It’s a country that plays a central role in fighting the war on terror even as the world’s most feared terrorism network calls it home. A place that’s embroiled in internal conflict over notions of democracy, modernity and the role of Islam in society.
The Pakistan where former Prime Minister Benazir Bhutto was assassinated Thursday is a nation with a complex history and an uneasy relationship with the world community — and, often, with its own people.
Here’s some of what you need to know to understand the confusing circumstances surrounding the attack on a Bhutto campaign rally in Rawalpindi, Pakistan.
Pakistan is one of the most important U.S. allies in the fight against al-Qaida and other extremists, including the Taliban.
It also may well be the country where Osama bin Laden spent most of his time in hiding since Sept. 11, 2001.
The presence of al-Qaida militants in the country’s northwest is, of course, the very reason Pakistan is so important to the war on terror — breaking up a terrorism network centered in the lawless, mountainous region near the Afghan border would likely be impossible without Pakistan’s cooperation.
Pakistan’s army frequently clashes with Islamic militants in northern parts of the country, where the militants have been blamed for numerous suicide bombings and other attacks. But the country’s intelligence agency also has supported Islamic radicals in Pakistan and the Taliban in neighboring Afghanistan in an effort to gain political influence in both countries.
On Thursday, President Pervez Musharraf blamed Islamic extremists for Bhutto’s assassination and said he would redouble his efforts to fight them.
Nearly all of Pakistan’s 160 million people are Muslims. And a bitter conflict swirls around exactly what role Islam will play in how the nation is ruled.
Pakistan has generally been ruled by secular leaders, including Musharraf. But the Islamic religious right shot to prominence after Musharraf’s rise to power in a 1999 military coup — and was further boosted by a wave of anti-American sentiment after the invasion of Afghanistan in 2001.
Islamic parties gained new influence after winning dozens of seats in parliamentary elections in 2002.
Ever since, emboldened religious groups have been pushing for Islamic law, which dictates everything from women’s clothing and participation in sports to how rape prosecutions are pursued. They’ve fought to enforce such rules on the local level and tried to pressure the national government to institute Islamic law more broadly.
Musharraf argues that Pakistan’s security and prosperity demand forceful actions against terrorist groups and Islamic extremists.
His critics’ response: At what cost to democracy?
Musharraf recently declared six weeks of emergency rule, which he said was necessary to combat rising Islamic extremism. But many saw the move as an effort to prolong his presidency — specifically, to try to control the results of parliamentary elections scheduled for Jan. 8.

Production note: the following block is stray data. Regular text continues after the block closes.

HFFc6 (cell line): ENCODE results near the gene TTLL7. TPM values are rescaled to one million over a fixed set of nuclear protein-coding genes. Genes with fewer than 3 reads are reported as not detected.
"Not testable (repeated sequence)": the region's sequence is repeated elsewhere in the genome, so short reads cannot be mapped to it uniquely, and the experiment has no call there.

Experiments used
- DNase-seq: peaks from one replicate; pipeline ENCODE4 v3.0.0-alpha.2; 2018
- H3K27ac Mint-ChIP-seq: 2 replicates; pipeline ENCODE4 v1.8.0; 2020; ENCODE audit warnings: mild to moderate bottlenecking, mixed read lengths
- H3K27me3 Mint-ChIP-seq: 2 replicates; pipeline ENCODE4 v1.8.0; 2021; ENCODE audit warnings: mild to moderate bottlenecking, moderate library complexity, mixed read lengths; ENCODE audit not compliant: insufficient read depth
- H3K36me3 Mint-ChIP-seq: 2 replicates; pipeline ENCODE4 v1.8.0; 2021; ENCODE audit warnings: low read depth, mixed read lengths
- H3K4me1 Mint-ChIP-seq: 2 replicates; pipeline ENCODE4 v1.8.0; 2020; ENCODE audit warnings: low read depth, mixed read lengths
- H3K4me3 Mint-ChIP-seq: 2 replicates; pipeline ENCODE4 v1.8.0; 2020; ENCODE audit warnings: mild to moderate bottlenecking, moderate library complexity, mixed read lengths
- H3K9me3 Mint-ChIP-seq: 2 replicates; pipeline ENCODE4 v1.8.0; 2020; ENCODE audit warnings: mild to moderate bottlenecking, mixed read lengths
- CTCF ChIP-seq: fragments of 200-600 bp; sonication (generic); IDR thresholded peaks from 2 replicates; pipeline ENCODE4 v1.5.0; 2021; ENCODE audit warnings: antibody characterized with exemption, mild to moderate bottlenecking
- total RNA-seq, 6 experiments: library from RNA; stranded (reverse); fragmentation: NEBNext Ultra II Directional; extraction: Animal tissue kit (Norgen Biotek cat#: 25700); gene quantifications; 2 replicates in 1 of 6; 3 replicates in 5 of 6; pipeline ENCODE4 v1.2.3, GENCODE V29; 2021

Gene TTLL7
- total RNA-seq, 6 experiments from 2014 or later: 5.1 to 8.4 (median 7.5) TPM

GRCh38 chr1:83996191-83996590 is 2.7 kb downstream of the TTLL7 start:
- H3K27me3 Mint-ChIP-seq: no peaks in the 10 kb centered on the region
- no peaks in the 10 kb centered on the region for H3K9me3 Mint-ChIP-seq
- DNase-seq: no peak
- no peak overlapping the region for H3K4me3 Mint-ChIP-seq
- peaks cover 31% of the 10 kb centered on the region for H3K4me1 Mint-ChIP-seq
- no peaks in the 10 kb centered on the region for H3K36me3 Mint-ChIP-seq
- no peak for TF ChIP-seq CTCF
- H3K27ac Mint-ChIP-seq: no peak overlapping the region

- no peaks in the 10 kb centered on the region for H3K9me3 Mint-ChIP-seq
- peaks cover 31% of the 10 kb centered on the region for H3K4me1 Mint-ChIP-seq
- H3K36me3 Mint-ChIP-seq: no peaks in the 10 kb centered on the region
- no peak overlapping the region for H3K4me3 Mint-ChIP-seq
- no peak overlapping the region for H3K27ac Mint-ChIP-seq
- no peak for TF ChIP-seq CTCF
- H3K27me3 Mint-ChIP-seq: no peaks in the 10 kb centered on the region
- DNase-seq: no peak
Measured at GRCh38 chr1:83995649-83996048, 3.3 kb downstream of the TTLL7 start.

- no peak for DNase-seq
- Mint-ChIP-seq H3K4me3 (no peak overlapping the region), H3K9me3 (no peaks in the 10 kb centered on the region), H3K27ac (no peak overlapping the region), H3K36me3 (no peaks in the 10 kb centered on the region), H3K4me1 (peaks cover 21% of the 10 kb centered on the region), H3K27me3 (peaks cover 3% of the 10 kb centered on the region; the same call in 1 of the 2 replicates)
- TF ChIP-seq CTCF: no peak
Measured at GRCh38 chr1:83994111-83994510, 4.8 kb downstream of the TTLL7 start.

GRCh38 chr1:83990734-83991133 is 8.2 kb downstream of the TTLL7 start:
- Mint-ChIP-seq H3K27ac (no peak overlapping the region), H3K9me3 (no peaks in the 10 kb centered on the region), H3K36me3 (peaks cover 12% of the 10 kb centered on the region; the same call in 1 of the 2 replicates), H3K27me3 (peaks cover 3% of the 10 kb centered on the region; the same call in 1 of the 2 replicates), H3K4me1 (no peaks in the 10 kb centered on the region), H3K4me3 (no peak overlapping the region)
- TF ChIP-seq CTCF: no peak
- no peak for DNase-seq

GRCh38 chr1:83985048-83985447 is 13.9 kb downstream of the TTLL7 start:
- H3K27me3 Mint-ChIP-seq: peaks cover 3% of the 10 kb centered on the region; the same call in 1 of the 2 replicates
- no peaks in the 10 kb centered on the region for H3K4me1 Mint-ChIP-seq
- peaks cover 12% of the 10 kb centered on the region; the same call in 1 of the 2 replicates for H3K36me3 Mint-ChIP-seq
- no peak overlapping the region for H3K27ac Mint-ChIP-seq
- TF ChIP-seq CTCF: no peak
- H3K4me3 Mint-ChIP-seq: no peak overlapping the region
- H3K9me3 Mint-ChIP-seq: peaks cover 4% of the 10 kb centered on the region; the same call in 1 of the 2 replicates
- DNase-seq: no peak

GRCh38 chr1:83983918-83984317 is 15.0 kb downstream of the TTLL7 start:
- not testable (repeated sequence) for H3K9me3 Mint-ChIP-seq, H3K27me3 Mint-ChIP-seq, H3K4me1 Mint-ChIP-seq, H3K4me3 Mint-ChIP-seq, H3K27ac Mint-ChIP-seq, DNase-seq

The state of emergency ended on Dec. 15, but observers remained doubtful that the elections would be free and fair.
Under emergency rule, police cracked down on rallies by opposition parties. And Bhutto and fellow former Prime Minister Nawaz Sharif — the leading opposition figures — only recently returned to campaign after extended periods in exile.
Musharraf also rounded up thousands of his opponents and fired Supreme Court justices, replacing them with his hand-picked successors. The government has also been accused of clamping down on the media.
With Bhutto’s assassination — and Sharif’s announcement Thursday that his party would boycott the Jan. 8 elections — the future of democracy in Pakistan has become even more uncertain.
In 1948, mere months after India and Pakistan both gained their independence from Britain, the two young nations went to war over the divided region of Kashmir — a conflict that’s continued to this day, fluctuating between a war of words and all-out fighting in the border region.
Tensions between the countries escalated — and the world watched nervously — when India and Pakistan tested nuclear bombs in 1998.
India and Pakistan reached a breakthrough in 2003, declaring a cease-fire in Kashmir. An ongoing peace process between the countries has lessened global concerns about the nuclear situation — though Pakistan is still seen as a prime target for terrorists trying to get their hands on nuclear weapons.
Here are some of Pakistan’s key political figures:
- Pervez Musharraf: The former army chief has ruled Pakistan since leading a 1999 coup.
- Benazir Bhutto: The two-time former prime minister led Pakistan’s biggest opposition party before her assassination Thursday.
- Nawaz Sharif: The premier ousted in Musharraf’s coup is among Pakistan’s most popular leaders.
- Qazi Hussain Ahmed: The leader of Pakistan’s main Islamist party and a critic of Musharraf’s role in the U.S.-led war on terrorism.
- Fazlur Rehman: The head of a pro-Taliban party with strong support among the ethnic Pashtuns living along the Afghan border.
- Imran Khan: A former star cricket player who used his fame to elbow his way into Pakistan’s political elite. An eloquent and outspoken critic of Musharraf.